The first years of the new empire saw a rapid economic growth in a variety of enterprises. Bismarck encouraged industrialization, using the iron and coal resources of the Ruhr and Saar areas, and promoted free trade. This liberalizing of the economy and the resulting economic boom led to the expansion of German industry, especially the railroads, and also the growth of many small, private companies. Following an economic crash in 1873, though, the German government began to shift away from these liberal free-trade policies, with few restrictions on imports, toward protectionist measures that introduced tariffs on imports to protect German manufacturers. While these policies gradually stabilized the economy, they also encouraged the concentration of industries into large conglomerates that were protected from foreign competition by the government.
The political structure of the Second Empire reflected Bismarck’s fundamental distrust of democratic rule in general and of various parties and groups in particular. The empire’s 25 relatively sovereign states had various forms of government. They were ruled by a Bundesrat (federal council) of princes dominated by Prussia and a Reichstag (imperial assembly) of elected deputies. The executive leader of the government, the chancellor, was responsible only to the emperor. The emperor in turn dictated all foreign policy and possessed the exclusive right to interpret the constitution. Bismarck’s autocratic scorn for parliamentary government was matched only by his anxiety over two growing political factions within the Reichstag: the Roman Catholic Center Party and the Social Democratic Party (SPD).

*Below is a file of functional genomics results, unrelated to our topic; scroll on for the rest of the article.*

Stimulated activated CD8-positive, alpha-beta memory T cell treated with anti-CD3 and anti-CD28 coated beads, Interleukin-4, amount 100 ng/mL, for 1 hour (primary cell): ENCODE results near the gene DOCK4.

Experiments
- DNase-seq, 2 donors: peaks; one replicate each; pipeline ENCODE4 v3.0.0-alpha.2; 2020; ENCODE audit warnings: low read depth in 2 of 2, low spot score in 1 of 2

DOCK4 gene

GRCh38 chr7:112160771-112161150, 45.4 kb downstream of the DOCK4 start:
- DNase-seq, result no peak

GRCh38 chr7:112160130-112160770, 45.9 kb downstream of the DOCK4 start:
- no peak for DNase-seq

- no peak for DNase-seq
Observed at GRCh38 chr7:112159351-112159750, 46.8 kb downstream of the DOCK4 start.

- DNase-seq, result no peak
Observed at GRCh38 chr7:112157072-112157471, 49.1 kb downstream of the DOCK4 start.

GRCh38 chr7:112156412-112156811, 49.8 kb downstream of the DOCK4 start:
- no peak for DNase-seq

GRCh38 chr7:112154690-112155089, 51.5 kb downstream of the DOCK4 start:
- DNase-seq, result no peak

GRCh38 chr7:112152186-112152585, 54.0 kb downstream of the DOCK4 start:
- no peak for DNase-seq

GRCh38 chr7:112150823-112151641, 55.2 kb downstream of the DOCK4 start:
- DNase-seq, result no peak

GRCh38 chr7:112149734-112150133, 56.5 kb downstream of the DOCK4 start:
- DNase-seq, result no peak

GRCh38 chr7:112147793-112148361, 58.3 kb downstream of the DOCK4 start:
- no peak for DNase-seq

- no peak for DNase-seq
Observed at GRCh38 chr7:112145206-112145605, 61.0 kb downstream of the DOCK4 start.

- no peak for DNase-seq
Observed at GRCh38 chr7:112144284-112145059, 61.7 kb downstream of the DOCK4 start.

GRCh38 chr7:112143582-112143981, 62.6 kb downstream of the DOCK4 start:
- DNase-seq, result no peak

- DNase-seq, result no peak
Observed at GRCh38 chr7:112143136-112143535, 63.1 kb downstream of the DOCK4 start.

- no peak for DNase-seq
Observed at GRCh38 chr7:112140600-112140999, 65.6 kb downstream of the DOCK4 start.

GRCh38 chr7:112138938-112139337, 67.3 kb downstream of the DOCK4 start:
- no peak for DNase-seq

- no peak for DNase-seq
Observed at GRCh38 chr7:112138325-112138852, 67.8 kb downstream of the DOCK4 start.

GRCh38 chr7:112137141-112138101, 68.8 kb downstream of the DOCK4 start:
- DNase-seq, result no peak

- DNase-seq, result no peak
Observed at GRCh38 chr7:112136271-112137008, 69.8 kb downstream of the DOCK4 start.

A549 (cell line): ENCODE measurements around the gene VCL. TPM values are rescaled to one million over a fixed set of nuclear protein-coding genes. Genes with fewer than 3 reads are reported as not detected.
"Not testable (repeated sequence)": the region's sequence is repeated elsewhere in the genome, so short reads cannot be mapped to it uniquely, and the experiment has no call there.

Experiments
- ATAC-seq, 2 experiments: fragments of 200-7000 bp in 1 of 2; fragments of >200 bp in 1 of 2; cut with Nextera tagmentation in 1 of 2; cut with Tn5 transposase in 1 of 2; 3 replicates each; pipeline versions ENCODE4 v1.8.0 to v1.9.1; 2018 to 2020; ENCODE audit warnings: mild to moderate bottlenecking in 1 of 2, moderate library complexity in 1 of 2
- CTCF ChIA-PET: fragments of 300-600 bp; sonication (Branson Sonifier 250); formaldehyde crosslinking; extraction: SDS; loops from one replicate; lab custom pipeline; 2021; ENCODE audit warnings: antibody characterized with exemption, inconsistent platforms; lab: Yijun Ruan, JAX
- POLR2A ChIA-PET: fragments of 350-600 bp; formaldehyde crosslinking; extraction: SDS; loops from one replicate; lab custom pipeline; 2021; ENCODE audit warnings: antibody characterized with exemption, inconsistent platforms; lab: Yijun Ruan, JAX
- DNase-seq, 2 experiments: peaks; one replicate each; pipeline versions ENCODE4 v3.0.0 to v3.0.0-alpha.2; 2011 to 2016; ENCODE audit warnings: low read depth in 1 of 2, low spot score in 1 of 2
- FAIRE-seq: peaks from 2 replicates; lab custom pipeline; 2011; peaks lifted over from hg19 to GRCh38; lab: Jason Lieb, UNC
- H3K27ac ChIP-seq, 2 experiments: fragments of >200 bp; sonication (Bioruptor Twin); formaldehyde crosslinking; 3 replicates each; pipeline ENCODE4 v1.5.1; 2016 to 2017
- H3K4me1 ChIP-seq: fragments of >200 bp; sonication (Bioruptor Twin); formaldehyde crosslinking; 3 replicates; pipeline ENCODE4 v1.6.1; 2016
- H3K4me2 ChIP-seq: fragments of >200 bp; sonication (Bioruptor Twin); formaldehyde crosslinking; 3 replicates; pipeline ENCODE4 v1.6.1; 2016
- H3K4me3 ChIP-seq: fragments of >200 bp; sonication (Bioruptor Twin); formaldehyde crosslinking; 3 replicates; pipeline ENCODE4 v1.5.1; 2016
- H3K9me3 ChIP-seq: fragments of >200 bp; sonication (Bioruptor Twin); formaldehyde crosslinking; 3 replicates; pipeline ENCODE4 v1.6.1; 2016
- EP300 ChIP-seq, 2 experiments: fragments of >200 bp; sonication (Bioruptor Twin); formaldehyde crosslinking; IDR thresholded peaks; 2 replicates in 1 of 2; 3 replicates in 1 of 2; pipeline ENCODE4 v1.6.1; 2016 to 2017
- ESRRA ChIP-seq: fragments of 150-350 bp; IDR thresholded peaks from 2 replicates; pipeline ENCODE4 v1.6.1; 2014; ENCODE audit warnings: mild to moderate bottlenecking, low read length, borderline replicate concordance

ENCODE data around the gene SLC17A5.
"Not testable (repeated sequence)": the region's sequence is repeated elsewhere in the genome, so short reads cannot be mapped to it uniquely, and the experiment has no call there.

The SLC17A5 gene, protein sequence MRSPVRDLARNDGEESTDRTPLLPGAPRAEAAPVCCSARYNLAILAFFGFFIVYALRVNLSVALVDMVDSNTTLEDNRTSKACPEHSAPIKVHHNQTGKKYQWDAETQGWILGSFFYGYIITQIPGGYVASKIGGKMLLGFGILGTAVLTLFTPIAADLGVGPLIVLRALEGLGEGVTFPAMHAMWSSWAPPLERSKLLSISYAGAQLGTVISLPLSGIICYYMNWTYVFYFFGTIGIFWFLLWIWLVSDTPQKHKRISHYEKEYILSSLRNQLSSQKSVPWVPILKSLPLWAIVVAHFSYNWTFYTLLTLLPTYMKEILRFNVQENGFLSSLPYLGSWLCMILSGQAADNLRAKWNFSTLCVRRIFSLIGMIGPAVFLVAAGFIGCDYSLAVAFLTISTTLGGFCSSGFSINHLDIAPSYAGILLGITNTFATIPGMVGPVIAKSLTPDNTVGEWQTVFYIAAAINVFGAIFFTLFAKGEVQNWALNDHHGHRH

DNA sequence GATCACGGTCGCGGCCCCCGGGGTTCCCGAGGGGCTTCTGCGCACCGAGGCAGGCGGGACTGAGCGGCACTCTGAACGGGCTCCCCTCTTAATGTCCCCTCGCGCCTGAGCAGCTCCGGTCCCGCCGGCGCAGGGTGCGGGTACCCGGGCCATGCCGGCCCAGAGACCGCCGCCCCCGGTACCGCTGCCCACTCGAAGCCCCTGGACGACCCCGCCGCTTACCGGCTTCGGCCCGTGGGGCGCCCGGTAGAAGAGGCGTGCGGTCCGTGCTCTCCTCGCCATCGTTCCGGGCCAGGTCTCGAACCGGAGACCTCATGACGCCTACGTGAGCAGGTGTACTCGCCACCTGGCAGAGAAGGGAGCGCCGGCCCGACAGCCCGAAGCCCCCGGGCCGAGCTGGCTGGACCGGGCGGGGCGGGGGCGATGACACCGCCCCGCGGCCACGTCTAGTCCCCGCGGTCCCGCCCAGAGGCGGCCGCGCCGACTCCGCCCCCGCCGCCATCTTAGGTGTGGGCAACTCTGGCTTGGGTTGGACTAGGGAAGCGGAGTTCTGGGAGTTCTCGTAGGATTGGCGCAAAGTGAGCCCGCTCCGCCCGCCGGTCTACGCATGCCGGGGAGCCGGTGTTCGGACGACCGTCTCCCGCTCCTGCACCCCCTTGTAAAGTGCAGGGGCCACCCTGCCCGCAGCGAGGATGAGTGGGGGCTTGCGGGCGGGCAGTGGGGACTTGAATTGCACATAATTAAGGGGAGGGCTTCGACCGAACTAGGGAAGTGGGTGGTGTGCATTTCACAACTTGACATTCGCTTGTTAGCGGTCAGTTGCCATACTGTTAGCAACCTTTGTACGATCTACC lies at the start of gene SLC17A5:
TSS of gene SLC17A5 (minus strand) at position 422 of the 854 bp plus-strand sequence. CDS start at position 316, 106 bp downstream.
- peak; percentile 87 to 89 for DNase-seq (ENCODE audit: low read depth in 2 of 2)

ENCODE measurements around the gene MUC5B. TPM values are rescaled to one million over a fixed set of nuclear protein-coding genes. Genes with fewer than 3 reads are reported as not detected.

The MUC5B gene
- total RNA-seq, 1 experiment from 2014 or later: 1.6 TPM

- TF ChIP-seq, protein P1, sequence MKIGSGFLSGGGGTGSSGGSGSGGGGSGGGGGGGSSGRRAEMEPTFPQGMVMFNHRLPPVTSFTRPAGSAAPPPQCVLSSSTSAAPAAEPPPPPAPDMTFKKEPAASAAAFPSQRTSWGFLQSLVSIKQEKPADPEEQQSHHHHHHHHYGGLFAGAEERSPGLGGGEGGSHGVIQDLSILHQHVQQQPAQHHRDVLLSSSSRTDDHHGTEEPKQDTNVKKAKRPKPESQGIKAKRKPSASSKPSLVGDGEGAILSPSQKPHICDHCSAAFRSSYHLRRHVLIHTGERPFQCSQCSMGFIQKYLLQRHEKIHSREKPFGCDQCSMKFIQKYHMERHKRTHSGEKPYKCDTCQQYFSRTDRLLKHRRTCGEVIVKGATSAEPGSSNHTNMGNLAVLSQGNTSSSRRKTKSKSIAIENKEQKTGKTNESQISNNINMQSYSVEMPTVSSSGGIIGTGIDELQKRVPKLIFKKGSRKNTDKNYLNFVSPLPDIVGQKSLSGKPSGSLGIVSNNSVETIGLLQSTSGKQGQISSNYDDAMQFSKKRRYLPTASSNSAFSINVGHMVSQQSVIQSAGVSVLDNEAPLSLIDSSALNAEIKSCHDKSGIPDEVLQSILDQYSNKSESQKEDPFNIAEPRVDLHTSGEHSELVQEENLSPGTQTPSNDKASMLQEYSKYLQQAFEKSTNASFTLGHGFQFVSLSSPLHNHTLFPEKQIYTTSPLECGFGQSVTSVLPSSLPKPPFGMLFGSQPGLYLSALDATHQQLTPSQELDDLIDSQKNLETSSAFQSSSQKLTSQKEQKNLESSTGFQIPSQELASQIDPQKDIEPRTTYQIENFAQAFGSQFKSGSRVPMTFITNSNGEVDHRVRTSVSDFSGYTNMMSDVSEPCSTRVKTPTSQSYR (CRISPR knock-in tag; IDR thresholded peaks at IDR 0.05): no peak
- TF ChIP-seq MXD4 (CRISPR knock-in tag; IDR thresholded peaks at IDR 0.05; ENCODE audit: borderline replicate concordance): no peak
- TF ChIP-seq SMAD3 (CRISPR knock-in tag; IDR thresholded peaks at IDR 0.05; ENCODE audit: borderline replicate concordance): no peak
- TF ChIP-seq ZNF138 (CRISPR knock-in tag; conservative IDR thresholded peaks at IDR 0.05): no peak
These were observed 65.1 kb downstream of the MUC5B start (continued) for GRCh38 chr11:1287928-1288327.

Bismarck, a Protestant, shared many German Protestants’ fears about the political power of the pope and the Catholic Church. After 1870, when the First Vatican Council enhanced papal authority by declaring the pope infallible on matters of dogma, Bismarck initiated the so-called Kulturkampf (culture struggle).
This movement suggested that Catholic allegiances were not only intellectually backward but were also dangerous to German security. For most of the decade, many religious orders (especially the Jesuits) were suppressed, and disobedient priests were dismissed, imprisoned, or exiled. Ironically, the legal persecution only consolidated support for the Catholic Center Party, which doubled its popular vote in 1874. Finally, in 1879, the Kulturkampf eased, chiefly because Bismarck needed to gain the Center Party’s support against the liberals in order to pass high protective tariffs on imports.
The chancellor next turned his wrath on another powerful group with international ties, the SPD, founded in 1875. Blaming the SPD for two attempts by non-Socialists to assassinate the emperor, he had a new Reichstag elected that supported his desired tariffs and outlawed the Socialists. To forestall workers’ demands and to ensure healthy army recruits, Bismarck provided state insurance for sickness, accidents, and old age. Once again, however, Bismarck’s attempts at political suppression failed, and the outlawed SPD won a large number of seats in the election of 1890. Stunned, Bismarck prepared to abolish the constitution. However, he was suddenly dismissed by the new emperor, William II, who wished to rule in his own right and to pursue a more aggressive foreign policy. "Germany" © Emmanuel BUCHOT, Encarta, Wikipedia
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